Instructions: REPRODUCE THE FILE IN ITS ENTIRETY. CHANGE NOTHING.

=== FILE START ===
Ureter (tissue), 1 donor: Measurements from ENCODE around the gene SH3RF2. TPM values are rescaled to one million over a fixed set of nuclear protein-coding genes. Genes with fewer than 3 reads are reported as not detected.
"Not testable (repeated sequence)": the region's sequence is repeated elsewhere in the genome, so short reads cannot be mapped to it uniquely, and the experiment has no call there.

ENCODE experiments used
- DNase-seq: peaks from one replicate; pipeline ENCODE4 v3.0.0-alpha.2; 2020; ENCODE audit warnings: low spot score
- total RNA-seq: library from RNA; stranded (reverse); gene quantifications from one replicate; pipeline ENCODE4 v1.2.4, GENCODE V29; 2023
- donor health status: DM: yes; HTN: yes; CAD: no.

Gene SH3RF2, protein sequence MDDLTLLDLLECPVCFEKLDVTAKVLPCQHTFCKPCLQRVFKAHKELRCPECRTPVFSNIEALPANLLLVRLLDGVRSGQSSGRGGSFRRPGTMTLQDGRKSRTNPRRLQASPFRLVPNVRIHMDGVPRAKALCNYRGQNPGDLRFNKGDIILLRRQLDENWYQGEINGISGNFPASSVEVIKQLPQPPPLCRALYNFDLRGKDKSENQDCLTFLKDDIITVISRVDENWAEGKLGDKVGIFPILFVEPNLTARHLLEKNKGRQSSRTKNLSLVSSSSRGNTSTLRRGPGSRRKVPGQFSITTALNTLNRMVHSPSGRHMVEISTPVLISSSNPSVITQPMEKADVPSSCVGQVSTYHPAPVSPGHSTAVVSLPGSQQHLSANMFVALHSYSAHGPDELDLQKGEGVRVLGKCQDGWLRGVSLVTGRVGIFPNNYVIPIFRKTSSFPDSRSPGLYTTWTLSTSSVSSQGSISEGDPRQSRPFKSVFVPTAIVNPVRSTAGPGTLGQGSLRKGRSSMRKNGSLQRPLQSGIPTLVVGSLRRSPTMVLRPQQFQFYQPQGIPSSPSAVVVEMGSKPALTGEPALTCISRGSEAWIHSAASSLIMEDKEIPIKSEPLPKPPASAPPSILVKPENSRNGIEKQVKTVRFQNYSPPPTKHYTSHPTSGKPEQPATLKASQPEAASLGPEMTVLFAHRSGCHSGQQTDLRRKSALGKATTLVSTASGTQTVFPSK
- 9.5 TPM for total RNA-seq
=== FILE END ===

Ureter (tissue), 1 donor: Measurements from ENCODE around the gene SH3RF2. TPM values are rescaled to one million over a fixed set of nuclear protein-coding genes. Genes with fewer than 3 reads are reported as not detected.
"Not testable (repeated sequence)": the region's sequence is repeated elsewhere in the genome, so short reads cannot be mapped to it uniquely, and the experiment has no call there.

ENCODE experiments used
- DNase-seq: peaks from one replicate; pipeline ENCODE4 v3.0.0-alpha.2; 2020; ENCODE audit warnings: low spot score
- total RNA-seq: library from RNA; stranded (reverse); gene quantifications from one replicate; pipeline ENCODE4 v1.2.4, GENCODE V29; 2023
- donor health status: DM: yes; HTN: yes; CAD: no.

Gene SH3RF2, protein sequence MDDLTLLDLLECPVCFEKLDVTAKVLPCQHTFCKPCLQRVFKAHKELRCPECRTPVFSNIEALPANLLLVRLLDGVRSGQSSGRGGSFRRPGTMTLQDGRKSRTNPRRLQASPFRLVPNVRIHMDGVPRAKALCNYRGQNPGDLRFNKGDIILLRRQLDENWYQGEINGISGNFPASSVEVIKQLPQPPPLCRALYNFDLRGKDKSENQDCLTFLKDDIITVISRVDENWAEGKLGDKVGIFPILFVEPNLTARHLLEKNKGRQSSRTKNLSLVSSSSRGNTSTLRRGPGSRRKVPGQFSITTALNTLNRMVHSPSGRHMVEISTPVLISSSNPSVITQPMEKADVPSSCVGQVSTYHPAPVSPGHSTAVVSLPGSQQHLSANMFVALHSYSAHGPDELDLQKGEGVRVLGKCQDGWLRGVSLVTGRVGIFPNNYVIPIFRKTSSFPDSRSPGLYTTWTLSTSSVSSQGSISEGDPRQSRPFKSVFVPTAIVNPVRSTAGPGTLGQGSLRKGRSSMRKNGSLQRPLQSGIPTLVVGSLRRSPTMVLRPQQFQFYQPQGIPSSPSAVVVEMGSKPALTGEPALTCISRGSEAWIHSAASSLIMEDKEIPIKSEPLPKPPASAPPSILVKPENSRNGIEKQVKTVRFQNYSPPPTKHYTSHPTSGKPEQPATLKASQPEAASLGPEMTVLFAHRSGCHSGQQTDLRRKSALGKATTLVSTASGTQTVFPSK
- 9.5 TPM for total RNA-seq